Students who continue to give back to their community, especially in the same organization or non-profit, will see the benefits on college applications and scholarship applications. Volunteering just one Saturday a month (for 6 hours) gives the student over 200 hours for just one line on the application. Volunteering for one week each summer earns the student another 160 hours! Just think how that will compare to another applicant with similar test scores and academics, but only a dozen hours of community service.
(Tracking #4,5 and 6 are difficult over 4 years, which is the primary reason for starting the student resume in 9th grade.)
7. College essay: The college essay gives admissions officers the opportunity to know who a student is and how he or she might contribute to the college campus. It also gives the admissions team a chance to learn something about a student that they won’t find elsewhere in the application. Admissions teams tend to prefer thoughtful, authentic essays that show real interests and passions combined with complicated thinking and good writing. (What NOT to Write About in College Essays)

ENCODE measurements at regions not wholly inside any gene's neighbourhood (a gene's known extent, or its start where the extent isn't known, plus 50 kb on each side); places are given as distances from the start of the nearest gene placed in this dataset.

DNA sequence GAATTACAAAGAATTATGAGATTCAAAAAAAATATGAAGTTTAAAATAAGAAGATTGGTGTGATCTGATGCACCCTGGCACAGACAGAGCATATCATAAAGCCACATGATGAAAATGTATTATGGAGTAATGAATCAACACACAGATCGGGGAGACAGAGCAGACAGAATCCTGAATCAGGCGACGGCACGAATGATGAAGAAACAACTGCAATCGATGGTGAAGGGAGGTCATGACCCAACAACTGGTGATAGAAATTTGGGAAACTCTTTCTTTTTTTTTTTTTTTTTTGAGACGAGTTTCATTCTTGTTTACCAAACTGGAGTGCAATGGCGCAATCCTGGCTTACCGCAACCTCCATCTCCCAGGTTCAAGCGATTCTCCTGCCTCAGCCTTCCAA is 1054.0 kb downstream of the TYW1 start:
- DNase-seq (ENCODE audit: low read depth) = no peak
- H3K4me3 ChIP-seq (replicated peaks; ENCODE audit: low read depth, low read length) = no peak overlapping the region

8. Recommendations. Not all colleges require letters of recommendation (LORs), but those who do, want stellar LORs! The best recommendations come from individuals who really know the student. They should offer detailed information and/or personal stories about the applicant that back up the information on the application. LORs should provide information that is not already on the student’s application.